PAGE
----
The people-to-land relationship is dynamic and changes over time in response to cultural, social and economic development. Land policies, institutions and land administration systems are key tools aimed at governing this relationship. Such tools will normally include the means for allocating and controlling rights, restrictions and responsibilities in land – often termed RRRs. Each of the rights, restrictions and responsibilities encompasses a human rights dimension that should be seen and unfolded as more than just political rhetoric. This article attempts to analyse the aspect of human rights in relation to land administration systems with a special focus on less developed countries struggling to build adequate systems for governing the rights, restrictions and responsibilities in land. In doing so, the article conceives planning as a key function and means of land administration systems by which human rights should be underpinned in solving concrete land issues.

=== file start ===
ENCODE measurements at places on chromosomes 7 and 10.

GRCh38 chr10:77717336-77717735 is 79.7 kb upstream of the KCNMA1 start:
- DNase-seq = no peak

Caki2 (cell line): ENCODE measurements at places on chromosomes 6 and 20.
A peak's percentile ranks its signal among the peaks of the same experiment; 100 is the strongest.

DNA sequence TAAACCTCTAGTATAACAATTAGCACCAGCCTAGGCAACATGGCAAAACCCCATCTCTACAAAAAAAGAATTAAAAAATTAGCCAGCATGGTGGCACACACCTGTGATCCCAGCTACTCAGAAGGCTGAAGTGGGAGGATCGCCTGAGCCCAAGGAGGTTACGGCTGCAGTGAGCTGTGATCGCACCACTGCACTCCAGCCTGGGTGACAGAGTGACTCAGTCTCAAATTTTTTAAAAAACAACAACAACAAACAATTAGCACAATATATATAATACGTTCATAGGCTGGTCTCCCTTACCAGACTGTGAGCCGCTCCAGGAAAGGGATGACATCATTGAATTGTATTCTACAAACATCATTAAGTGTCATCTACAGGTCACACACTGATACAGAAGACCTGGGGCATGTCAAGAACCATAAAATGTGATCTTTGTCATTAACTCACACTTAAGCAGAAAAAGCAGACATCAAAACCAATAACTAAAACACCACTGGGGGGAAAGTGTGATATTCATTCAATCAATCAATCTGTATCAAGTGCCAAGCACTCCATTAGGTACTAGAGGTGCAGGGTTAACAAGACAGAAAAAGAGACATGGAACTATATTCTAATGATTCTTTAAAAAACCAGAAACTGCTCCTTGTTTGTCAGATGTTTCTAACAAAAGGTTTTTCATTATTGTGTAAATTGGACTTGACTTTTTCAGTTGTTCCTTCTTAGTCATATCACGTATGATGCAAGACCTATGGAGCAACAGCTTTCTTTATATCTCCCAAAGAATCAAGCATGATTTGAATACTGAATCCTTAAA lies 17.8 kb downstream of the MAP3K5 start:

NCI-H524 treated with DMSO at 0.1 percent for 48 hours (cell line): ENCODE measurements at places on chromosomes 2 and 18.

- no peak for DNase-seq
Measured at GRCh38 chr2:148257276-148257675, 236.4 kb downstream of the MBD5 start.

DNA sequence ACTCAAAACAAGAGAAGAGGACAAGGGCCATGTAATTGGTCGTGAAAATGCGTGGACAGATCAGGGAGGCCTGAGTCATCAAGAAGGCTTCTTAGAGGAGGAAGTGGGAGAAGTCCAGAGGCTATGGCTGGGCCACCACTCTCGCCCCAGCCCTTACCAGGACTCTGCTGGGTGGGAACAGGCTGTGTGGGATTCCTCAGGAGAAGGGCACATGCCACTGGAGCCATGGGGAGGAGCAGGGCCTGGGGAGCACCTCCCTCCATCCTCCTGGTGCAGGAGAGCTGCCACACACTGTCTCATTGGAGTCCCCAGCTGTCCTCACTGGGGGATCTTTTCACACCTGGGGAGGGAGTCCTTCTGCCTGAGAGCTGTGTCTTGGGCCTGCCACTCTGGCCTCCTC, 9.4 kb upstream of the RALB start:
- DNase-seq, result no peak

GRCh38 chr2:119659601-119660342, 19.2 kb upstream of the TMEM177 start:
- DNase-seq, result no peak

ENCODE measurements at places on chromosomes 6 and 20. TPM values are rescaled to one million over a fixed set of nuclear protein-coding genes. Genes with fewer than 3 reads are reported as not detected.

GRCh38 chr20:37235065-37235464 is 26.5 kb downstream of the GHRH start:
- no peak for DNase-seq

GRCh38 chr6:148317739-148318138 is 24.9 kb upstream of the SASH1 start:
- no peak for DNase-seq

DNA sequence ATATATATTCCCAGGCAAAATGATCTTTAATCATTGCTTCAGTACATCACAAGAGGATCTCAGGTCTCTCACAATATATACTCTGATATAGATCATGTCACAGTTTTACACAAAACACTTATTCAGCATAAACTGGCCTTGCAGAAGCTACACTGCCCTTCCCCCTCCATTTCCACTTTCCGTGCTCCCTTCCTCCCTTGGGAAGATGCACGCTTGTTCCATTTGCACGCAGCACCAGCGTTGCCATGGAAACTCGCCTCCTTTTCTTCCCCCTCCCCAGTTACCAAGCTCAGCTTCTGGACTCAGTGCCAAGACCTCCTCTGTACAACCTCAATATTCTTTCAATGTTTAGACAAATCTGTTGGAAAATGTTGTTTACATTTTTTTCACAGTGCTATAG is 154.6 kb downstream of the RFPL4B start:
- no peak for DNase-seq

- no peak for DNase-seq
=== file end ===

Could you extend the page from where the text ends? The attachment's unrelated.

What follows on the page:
This paper is published in Planning Theory, an international ISI-indexed, peer-reviewed forum for exploring ideas concerned with a broad conception of spatial planning. Planning Theory provides an invaluable outlet for scholars who are interested in theoretical issues, whether they be debates around sustainability, or justice, or difference, or ethics, or power and knowledge.
This paper can also be found here.